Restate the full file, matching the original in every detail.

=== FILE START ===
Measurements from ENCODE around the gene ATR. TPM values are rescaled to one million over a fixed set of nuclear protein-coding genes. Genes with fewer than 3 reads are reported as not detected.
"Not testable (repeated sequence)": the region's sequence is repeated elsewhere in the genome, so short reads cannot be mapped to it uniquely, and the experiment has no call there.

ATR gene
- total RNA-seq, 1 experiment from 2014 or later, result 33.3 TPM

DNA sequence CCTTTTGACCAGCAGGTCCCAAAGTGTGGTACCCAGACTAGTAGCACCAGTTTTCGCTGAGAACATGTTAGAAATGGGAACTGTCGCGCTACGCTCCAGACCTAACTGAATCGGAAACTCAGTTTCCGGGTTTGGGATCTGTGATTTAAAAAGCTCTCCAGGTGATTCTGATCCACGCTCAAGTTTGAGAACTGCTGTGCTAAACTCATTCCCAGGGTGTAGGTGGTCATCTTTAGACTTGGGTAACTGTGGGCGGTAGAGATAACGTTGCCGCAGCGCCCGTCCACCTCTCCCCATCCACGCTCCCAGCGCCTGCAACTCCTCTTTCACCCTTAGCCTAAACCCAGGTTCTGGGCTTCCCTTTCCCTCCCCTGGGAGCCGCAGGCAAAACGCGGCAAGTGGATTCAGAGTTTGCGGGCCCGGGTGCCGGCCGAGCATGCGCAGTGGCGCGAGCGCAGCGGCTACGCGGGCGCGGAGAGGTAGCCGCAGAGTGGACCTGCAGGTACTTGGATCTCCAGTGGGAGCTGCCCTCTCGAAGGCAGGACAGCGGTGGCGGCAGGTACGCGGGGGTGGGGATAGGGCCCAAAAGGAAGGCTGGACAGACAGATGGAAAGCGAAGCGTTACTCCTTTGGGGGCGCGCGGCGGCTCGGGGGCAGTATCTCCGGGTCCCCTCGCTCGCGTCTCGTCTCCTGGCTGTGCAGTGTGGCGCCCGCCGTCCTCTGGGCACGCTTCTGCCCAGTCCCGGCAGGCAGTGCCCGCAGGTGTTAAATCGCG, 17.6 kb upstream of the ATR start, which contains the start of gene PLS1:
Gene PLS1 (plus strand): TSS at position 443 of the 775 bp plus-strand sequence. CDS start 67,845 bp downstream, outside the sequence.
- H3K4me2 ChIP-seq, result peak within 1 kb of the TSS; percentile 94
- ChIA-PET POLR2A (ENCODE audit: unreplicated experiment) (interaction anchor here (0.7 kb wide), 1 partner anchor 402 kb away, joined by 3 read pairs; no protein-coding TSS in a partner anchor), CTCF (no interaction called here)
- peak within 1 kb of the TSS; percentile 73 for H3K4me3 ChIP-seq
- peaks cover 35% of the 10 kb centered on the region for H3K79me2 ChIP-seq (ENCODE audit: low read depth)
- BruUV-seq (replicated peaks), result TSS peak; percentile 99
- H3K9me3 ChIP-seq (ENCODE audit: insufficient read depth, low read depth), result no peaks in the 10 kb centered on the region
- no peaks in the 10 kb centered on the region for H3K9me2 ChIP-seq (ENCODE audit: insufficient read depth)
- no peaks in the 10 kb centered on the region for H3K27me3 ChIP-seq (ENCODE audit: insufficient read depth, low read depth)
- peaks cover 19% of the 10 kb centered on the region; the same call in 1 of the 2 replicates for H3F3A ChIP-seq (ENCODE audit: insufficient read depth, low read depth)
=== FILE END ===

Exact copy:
Measurements from ENCODE around the gene ATR. TPM values are rescaled to one million over a fixed set of nuclear protein-coding genes. Genes with fewer than 3 reads are reported as not detected.
"Not testable (repeated sequence)": the region's sequence is repeated elsewhere in the genome, so short reads cannot be mapped to it uniquely, and the experiment has no call there.

ATR gene
- total RNA-seq, 1 experiment from 2014 or later, result 33.3 TPM

DNA sequence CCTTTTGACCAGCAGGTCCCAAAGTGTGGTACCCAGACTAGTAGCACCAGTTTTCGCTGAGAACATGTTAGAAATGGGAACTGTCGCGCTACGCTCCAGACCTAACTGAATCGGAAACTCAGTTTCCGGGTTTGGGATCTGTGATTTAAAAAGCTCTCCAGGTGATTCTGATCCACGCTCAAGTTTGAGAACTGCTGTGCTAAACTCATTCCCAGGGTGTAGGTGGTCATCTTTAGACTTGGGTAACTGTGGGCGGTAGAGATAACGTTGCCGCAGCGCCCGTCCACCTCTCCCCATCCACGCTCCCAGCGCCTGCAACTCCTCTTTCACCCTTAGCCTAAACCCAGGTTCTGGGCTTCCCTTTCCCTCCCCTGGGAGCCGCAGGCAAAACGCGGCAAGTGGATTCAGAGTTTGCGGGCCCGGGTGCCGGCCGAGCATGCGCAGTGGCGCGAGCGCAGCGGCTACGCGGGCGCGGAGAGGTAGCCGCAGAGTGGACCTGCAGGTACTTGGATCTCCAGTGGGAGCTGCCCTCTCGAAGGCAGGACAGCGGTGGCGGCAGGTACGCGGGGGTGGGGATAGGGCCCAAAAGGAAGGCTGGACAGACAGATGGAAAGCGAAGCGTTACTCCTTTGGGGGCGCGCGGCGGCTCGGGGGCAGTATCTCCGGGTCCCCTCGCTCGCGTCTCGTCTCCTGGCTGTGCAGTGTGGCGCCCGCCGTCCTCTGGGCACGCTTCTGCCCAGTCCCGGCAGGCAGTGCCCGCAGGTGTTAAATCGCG, 17.6 kb upstream of the ATR start, which contains the start of gene PLS1:
Gene PLS1 (plus strand): TSS at position 443 of the 775 bp plus-strand sequence. CDS start 67,845 bp downstream, outside the sequence.
- H3K4me2 ChIP-seq, result peak within 1 kb of the TSS; percentile 94
- ChIA-PET POLR2A (ENCODE audit: unreplicated experiment) (interaction anchor here (0.7 kb wide), 1 partner anchor 402 kb away, joined by 3 read pairs; no protein-coding TSS in a partner anchor), CTCF (no interaction called here)
- peak within 1 kb of the TSS; percentile 73 for H3K4me3 ChIP-seq
- peaks cover 35% of the 10 kb centered on the region for H3K79me2 ChIP-seq (ENCODE audit: low read depth)
- BruUV-seq (replicated peaks), result TSS peak; percentile 99
- H3K9me3 ChIP-seq (ENCODE audit: insufficient read depth, low read depth), result no peaks in the 10 kb centered on the region
- no peaks in the 10 kb centered on the region for H3K9me2 ChIP-seq (ENCODE audit: insufficient read depth)
- no peaks in the 10 kb centered on the region for H3K27me3 ChIP-seq (ENCODE audit: insufficient read depth, low read depth)
- peaks cover 19% of the 10 kb centered on the region; the same call in 1 of the 2 replicates for H3F3A ChIP-seq (ENCODE audit: insufficient read depth, low read depth)